Dead dogs and live controversies
So, I’m an avowed law geek. But what with this other job of mine, I practice law only in tiny bite-sized pieces anymore, making it difficult to get my law-geek fix. One of my favorite solutions to this problem comes every summer, when, once a week, the faculty gathers for lunch and one member leads a discussion of some decision from the prior Supreme Court term, in what we call the Fawley summer series. (It never occurred to me that I had no idea who Fawley was until I started to write this post. So I did some digging and learned that the series was named for the dead dog of a former professor. Who in turn was named for the lead character in Jude the Obscure. Odd.)
As a law geek, rather than an academia geek, I confess to having a hard time with many of the faculty’s lunchtime legal theory talks that pepper the semester schedule. They are often nearly impenetrable to my poor practical brain. Not so with the Supreme Court talks; it’s just pure law, being dismantled and explained straightforwardly by very clever people. Hearing crim law jock Dave Moran or Eve Brensike Primus talk about Berghuis v. Thompkins and Maryland v. Shatzer, both of which did some damage to Miranda—with Yale Kamisar (who, as I like to think of it, invented Miranda) in the audience, no less? That is some very good stuff, just like being a law student again, but more relaxing. In law school, after all, the thinking-like-a-lawyer skillset gets developed in part by the not-totally-relaxing Socratic method, but the faculty presenters have no such obligation for these lunches; the audience is thus in the lovely position of being spoonfed.
Of course, not all Supreme Court cases are criminal-procedure festivals of fun. Gil Seinfeld, the professor who this summer has been tagged with coordinating the series, colorfully reminded us of that fact when he sent out the e-mail notice about a recent topic:
Remember when you sat in your first Con Law class, poised and ready to do battle over affirmative action, the right to privacy, and the other searing public controversies of the day? And remember when, instead, you sat through two weeks on the Appointments Clause, the removal power, and the Vesting Clauses? Well, have I got a Fawley for you! It brings together the nail-biting suspense of separation of powers law and the edge-of-your-seat anticipation that can only accompany . . . the regulation of public accountants! Defibrillators will be on site just in case.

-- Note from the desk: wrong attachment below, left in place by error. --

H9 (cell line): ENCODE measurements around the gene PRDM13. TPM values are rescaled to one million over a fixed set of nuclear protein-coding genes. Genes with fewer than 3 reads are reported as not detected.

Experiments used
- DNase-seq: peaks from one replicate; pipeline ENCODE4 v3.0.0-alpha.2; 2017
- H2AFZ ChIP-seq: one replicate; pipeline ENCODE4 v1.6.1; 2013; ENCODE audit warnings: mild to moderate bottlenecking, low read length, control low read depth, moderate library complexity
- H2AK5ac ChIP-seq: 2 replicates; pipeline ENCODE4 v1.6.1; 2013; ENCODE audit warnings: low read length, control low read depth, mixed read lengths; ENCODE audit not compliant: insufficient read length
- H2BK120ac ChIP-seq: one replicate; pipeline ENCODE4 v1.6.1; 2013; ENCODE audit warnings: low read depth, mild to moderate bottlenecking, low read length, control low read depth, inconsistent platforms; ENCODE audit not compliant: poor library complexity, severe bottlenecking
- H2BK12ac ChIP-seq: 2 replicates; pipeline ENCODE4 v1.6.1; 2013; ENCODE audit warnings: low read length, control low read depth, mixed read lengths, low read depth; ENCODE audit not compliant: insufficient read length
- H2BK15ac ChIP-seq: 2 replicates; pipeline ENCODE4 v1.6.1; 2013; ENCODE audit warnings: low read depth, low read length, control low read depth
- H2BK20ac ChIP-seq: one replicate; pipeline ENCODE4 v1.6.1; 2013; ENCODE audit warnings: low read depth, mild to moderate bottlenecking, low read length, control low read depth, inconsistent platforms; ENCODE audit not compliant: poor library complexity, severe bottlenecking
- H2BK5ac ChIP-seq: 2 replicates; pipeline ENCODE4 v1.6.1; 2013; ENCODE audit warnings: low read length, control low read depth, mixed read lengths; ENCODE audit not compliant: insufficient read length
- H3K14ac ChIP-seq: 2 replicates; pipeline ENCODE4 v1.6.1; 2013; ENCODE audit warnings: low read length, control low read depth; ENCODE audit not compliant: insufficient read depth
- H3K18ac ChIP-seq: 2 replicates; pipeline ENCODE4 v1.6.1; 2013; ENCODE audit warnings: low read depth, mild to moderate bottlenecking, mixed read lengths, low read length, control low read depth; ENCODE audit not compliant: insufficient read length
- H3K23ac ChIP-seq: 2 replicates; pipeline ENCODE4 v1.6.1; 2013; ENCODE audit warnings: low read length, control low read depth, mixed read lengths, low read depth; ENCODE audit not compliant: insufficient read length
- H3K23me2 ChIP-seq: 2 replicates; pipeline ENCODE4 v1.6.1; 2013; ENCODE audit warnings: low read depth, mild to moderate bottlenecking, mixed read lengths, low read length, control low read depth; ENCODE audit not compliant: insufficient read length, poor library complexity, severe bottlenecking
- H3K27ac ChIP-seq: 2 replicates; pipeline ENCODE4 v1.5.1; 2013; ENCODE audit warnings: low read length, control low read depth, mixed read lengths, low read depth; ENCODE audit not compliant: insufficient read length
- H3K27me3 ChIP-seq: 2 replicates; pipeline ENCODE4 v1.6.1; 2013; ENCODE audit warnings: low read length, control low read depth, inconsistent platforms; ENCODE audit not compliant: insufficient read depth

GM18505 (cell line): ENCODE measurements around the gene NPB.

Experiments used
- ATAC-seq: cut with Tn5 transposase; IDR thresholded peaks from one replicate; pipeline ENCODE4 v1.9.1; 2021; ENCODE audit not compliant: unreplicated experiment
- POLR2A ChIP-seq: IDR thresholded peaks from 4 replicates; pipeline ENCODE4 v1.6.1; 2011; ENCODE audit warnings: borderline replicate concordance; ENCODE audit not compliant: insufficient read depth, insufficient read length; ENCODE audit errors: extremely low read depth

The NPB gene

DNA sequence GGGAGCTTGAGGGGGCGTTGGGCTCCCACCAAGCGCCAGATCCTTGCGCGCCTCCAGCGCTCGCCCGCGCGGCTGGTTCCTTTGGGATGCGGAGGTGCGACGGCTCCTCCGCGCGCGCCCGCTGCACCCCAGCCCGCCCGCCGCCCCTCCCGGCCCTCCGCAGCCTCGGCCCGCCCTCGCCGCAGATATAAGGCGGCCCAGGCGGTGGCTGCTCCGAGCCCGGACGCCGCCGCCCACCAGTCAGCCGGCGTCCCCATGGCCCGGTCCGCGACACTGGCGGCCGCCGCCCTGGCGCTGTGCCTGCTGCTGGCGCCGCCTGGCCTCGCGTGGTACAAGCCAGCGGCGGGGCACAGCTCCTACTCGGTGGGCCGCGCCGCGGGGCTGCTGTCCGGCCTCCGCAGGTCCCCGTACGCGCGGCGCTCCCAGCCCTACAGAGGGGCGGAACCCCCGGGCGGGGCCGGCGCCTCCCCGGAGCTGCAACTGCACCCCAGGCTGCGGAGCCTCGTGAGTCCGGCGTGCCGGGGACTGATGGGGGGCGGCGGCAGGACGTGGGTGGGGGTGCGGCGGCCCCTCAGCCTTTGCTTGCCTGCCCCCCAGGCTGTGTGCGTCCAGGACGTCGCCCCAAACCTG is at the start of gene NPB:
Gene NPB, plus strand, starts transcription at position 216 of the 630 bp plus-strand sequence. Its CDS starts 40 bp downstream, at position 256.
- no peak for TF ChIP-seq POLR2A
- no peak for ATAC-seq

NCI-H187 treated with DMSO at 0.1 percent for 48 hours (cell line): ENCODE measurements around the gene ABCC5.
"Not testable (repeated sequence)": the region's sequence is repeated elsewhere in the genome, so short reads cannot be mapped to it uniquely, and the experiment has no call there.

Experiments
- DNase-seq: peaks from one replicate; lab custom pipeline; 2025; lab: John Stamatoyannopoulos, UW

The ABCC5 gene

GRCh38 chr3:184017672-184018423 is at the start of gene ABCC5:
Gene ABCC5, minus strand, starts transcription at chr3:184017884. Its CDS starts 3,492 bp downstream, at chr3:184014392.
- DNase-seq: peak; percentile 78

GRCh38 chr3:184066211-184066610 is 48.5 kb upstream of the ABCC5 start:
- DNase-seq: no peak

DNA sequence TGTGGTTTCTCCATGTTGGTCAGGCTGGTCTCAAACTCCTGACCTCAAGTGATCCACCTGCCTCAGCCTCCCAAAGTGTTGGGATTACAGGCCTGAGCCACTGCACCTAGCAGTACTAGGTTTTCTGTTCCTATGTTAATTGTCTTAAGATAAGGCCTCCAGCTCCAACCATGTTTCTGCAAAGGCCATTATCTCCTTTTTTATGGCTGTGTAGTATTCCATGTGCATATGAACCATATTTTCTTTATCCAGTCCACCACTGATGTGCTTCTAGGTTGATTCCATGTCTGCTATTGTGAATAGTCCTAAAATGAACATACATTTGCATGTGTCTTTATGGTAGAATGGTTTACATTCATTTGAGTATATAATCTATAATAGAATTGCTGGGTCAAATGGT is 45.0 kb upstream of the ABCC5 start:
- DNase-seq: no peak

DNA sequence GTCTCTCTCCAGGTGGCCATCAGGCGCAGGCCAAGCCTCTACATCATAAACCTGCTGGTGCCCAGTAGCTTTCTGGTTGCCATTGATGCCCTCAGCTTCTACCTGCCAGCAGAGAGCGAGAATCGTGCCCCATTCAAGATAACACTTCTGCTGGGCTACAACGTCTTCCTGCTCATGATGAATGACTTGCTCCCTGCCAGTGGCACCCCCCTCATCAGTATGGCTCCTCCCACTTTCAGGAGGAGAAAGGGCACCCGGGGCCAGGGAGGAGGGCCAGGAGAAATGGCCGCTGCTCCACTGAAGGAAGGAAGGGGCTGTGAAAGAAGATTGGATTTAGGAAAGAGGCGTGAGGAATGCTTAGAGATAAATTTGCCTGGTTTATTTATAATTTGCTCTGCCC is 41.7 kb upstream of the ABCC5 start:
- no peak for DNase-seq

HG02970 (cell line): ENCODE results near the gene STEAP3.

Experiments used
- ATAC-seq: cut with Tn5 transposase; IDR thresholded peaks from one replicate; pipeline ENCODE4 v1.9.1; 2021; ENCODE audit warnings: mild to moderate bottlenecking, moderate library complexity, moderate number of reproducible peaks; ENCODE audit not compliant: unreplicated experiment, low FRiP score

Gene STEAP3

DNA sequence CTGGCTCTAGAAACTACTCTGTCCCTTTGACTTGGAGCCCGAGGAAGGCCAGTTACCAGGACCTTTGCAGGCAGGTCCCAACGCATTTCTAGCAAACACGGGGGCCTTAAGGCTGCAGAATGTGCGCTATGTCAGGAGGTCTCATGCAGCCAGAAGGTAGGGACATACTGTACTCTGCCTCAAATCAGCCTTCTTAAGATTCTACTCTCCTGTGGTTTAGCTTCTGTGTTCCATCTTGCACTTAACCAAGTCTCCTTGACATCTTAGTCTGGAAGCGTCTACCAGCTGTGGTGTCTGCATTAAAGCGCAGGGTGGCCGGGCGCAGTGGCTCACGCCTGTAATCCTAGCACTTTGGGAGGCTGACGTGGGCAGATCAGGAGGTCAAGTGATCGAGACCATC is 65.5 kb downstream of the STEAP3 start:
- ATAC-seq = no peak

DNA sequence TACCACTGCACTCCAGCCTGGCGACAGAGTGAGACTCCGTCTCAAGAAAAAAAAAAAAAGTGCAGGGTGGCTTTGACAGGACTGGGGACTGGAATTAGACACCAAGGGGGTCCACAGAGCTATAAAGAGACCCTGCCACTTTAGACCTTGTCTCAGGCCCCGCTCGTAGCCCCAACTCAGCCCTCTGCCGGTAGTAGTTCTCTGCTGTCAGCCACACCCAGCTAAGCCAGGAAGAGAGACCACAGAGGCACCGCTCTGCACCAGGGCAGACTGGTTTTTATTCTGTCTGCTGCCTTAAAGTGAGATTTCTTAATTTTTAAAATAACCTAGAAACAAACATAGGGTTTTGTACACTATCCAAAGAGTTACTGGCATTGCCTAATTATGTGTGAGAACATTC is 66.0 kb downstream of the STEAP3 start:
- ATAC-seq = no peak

But even the most esoteric matters can be entertaining in the right hands. And as it turned out, Joan Larsen‘s discussion of Free Enterprise Fund v. Public Company Accounting Oversight Board, in which the Court held as unconstitutional the provisions of the Sarbanes-Oxley Act that govern appointment and removal of the agency in question, demonstrated that she in fact has those hands. And not merely because we learned at the outset that the acronym for the agency in question is pronounced peek-a-boo—although frankly, that alone was worth the time I invested. We got a little history, in the form of thumbnail sketches of the three principal previous cases on the subject; we got a little politics, because one of the leading cases was a pre-Ken Starr consideration of the Independent Counsel Act; we got some rock-solid constitutional law doctrine, in the form of an extended discussion of formalism v. functionalism; and we got lots of high-level legal-analytical secret stuff about informal structural issues.
Just imagine how much fun the searing public controversies are!
-Dean Z. Assistant Dean and Director of Admissions